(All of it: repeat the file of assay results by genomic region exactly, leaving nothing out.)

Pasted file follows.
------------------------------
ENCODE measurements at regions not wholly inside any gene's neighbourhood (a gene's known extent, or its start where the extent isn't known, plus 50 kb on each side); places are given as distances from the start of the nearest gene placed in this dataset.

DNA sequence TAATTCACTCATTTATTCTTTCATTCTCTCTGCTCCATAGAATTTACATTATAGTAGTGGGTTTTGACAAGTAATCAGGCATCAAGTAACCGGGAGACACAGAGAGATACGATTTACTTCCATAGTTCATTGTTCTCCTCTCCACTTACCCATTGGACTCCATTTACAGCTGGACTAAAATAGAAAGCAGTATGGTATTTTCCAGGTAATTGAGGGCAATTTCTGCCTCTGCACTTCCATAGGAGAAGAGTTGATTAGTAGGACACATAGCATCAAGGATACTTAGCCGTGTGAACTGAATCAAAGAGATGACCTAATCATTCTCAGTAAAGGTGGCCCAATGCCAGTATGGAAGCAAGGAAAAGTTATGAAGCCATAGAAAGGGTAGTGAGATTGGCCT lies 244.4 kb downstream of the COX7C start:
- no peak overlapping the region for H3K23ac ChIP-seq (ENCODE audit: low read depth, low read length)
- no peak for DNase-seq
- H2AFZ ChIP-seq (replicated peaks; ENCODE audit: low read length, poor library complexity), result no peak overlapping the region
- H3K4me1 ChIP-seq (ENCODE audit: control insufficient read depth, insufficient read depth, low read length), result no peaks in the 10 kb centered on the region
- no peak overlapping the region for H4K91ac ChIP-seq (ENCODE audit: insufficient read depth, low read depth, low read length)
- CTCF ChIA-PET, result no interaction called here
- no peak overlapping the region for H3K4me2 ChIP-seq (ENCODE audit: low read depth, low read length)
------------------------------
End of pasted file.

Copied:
ENCODE measurements at regions not wholly inside any gene's neighbourhood (a gene's known extent, or its start where the extent isn't known, plus 50 kb on each side); places are given as distances from the start of the nearest gene placed in this dataset.

DNA sequence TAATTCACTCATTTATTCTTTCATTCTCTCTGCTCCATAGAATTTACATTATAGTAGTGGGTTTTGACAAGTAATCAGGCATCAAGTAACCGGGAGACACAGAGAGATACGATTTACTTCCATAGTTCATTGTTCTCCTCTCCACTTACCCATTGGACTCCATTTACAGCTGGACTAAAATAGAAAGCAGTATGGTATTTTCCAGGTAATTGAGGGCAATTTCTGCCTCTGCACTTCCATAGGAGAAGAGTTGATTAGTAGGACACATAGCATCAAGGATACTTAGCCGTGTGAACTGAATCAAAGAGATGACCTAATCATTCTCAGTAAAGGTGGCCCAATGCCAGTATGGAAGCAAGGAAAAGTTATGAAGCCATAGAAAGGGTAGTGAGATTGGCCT lies 244.4 kb downstream of the COX7C start:
- no peak overlapping the region for H3K23ac ChIP-seq (ENCODE audit: low read depth, low read length)
- no peak for DNase-seq
- H2AFZ ChIP-seq (replicated peaks; ENCODE audit: low read length, poor library complexity), result no peak overlapping the region
- H3K4me1 ChIP-seq (ENCODE audit: control insufficient read depth, insufficient read depth, low read length), result no peaks in the 10 kb centered on the region
- no peak overlapping the region for H4K91ac ChIP-seq (ENCODE audit: insufficient read depth, low read depth, low read length)
- CTCF ChIA-PET, result no interaction called here
- no peak overlapping the region for H3K4me2 ChIP-seq (ENCODE audit: low read depth, low read length)